My story is quite brief but my journey has been such an eye-opener, and I thank Allah for the mercy that he had on me, bringing me to this beautiful religion which is now my way of life.
I have always been interested in learning about different cultures and religions, especially, because of living in Australia. We have such a diverse society; I have always believed it to be important to understand all the different and beautiful cultures and religions. This way you can understand why people are the way they are.
I have always believed in God, coming from a Macedonian Orthodox family in which religion was more based on the cultural side of things. We went to church for Easter or Christmas as a family or for christening or wedding ceremonies, but we never regularly visited God's house for any other reason.
I come from a very good family with great values and morals, but when it came to religion it was just something that was from the old days and not really enforced or practiced. For me, though, I knew something was not right with Christianity. Things just did not make sense to me.
I was never very religious and, in my younger years, went through questioning my beliefs, even the existence of our Creator.
But deep down, I knew there was a stronger force in action thirsty for knowledge, I quickly learned with my love for reading that the Almighty was there; reinforcing what is truly the undeniable existence of Allah.
I learned about Islam from some of my Muslim friends, but it was from my own research that I found Islam and its true beauty. All the teachings from the Quran then made sense, since there was a guideline for everything in life.
I stopped reading for a while, since the Western lifestyle, then, was still very appealing to me at that age.
But one day, I came across a video called the miracles of the Quran...
What really grabbed my attention was how over 1400 years ago Quran revealed the 3 trimesters of a woman's pregnancy when scientists in the 21st century have just uncovered this fact!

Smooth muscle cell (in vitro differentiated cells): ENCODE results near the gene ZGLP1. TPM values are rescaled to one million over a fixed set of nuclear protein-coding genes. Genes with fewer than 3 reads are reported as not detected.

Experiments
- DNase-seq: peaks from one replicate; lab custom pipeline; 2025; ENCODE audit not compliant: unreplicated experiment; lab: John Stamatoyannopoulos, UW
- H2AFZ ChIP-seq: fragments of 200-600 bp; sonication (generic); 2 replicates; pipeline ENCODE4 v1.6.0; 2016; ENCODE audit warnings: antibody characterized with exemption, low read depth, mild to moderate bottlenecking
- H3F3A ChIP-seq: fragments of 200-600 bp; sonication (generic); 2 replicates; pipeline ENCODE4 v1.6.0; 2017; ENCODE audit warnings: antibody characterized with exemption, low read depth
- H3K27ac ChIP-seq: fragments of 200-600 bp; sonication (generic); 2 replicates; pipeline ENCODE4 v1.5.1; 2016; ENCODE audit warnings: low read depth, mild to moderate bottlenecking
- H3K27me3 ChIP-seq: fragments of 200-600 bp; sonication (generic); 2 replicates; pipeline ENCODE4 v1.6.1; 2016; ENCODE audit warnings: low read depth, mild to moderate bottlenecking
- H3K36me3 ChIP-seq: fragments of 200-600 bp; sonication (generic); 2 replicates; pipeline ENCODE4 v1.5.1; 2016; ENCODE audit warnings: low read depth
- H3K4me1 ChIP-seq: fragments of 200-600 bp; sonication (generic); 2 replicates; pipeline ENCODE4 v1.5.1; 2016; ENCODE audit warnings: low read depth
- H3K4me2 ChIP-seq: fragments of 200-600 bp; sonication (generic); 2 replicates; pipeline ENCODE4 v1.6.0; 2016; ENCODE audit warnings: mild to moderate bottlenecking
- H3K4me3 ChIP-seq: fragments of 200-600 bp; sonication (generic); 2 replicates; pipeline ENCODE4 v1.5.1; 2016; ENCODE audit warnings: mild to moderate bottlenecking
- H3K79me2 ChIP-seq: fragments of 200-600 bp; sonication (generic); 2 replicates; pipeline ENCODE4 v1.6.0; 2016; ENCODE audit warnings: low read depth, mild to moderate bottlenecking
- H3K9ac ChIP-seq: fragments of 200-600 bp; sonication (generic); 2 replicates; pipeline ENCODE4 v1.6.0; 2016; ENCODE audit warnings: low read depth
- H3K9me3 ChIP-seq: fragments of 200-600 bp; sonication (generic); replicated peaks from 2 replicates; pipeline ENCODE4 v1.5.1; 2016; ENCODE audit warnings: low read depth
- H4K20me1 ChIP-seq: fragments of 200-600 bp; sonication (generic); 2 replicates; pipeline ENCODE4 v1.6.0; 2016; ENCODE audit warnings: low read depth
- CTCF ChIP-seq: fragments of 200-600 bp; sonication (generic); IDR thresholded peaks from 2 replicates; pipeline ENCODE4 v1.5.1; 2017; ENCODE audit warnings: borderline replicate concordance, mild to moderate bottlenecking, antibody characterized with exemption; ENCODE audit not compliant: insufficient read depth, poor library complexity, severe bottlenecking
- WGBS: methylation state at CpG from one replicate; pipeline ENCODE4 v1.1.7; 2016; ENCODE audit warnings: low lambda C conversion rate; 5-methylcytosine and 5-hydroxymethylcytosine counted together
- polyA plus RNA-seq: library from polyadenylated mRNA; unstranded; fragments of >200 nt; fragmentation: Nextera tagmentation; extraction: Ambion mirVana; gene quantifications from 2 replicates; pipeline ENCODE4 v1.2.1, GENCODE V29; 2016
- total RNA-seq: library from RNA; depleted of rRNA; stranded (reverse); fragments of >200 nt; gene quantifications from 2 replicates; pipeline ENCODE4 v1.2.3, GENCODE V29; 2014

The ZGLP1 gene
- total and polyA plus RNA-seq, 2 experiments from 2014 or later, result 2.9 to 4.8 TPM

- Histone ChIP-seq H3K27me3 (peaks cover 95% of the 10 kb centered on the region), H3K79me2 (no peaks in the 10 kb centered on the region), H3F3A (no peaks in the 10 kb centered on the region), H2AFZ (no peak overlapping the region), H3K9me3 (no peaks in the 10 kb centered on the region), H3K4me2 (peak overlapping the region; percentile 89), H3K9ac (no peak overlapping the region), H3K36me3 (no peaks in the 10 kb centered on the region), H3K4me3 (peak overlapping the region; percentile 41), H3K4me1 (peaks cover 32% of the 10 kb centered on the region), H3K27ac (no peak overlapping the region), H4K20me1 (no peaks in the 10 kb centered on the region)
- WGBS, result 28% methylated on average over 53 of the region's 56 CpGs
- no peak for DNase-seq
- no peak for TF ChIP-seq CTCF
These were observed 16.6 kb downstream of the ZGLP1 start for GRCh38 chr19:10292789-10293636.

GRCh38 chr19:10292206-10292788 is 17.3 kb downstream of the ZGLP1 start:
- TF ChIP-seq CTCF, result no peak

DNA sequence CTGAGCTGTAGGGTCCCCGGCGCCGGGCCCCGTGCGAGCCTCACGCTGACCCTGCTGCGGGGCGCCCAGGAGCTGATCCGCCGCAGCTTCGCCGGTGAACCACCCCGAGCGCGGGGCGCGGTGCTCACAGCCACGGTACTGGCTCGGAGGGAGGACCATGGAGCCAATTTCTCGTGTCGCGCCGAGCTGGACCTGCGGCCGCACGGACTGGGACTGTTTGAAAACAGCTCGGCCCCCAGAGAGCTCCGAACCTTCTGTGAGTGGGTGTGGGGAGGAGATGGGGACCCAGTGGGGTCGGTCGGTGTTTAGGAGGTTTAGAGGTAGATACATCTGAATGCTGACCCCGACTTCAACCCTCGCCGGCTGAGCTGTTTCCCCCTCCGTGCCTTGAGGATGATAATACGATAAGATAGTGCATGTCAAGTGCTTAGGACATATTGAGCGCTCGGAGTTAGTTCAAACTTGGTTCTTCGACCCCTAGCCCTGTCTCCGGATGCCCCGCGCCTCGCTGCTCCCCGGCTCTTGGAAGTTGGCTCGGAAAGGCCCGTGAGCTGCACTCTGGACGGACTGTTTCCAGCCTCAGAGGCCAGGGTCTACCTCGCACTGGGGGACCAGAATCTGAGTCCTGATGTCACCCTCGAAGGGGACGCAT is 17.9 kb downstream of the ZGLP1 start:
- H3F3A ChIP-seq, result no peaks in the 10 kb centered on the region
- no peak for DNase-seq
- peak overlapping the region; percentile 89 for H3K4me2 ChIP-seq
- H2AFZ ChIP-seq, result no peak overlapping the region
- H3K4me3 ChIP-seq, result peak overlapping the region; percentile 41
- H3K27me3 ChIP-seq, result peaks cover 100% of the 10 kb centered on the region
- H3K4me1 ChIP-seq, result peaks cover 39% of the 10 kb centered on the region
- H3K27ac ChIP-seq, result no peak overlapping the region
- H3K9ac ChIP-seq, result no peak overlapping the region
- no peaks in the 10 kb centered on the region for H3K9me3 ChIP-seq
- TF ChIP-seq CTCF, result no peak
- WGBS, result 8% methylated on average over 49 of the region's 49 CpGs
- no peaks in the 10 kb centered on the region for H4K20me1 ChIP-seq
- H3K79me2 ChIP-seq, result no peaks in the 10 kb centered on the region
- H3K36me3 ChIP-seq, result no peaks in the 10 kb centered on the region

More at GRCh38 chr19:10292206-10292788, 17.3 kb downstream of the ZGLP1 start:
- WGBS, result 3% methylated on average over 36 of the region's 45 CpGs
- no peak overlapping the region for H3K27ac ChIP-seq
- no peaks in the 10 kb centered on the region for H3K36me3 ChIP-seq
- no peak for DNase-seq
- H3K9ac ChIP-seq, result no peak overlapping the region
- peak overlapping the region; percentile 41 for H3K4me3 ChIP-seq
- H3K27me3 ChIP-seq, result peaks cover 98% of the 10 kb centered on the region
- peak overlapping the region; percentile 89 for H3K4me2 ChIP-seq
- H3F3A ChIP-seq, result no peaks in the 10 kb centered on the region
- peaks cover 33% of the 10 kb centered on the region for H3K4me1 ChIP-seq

This then made me say the two testimonies (Shahadatain) and I started going to private Islamic classes and lectures.
But still, I kept my conversion to Islam a secret from my non-Muslim friends and family. To my non-Muslim friends I said, I believed in Islam, but I did not say that I made the change.
It was only 3 years ago that I realized, I could not deny or hide my true beliefs anymore. I told my non-Muslim friends and family that I am a Muslim. Alhamdulillah, it was the best thing I have ever done.
Some of my old friends left me, but I am not sad. I realized that it was all part of Allah's plan. Allah made me acquainted with new amazing people who were striving just like me to please our Almighty. My family did not take it as bad as I thought they would. They had their moments and did not truly understand the reason for the change. But I did not have such a hard experience like others who have made this beautiful journey.
In December 2011, I did the most life-changing act, which was putting on Hijab. It was the best decision of my life. I have never been mentally happier in my life. Now I feel I am complete. In 2012, I was invited by Allah to do the holy pilgrimage (Hajj).
Every day, I ask Allah why he had chosen me?! I am not the best of His servants. I cannot thank Him sufficiently, for the mercy He had on me, for giving me the opportunity to open up my eyes and heart to Islam, worshiping and getting closer to my only Creator.
I feel honored to be a Muslim... And I feel that way for many reasons. There are many norms in the society I live that are opposite to what it is to be a Muslim. And when I first came to this way of life, I didn’t know how well I would fair with it. […]
Having spent a large portion of my short life not being a Muslim, I know the darkness that God speaks of in the Quran. I remember what it was like when Allah opened my eyes and shined a light where the darkness had once been. At the beginning of my life, I had no definite form of absolute guidance.
The simplest aspects of creation would boggle my mind. I was totally oblivious to the miracles God put in nature. One time, in particular, I recall learning about evaporation in science class. I was unable to comprehend it. Not the how, but the reason it happened.
I understood the idea of the water cycle and its importance for life, but what would make the water essentially disappear and float back up to the sky?
When viewing this question, without knowing God, my mind ran into a mental block at which point I could not come up with the answer. Boggled by the thought, I merely shrugged my shoulders and threw it to the back of my mind.
When looking at the human body, and how it’s made largely of water, or looking at the universe and trying to comprehend what was beyond it. I would be faced with the mental barricade of not being able to comprehend the reason for its creation.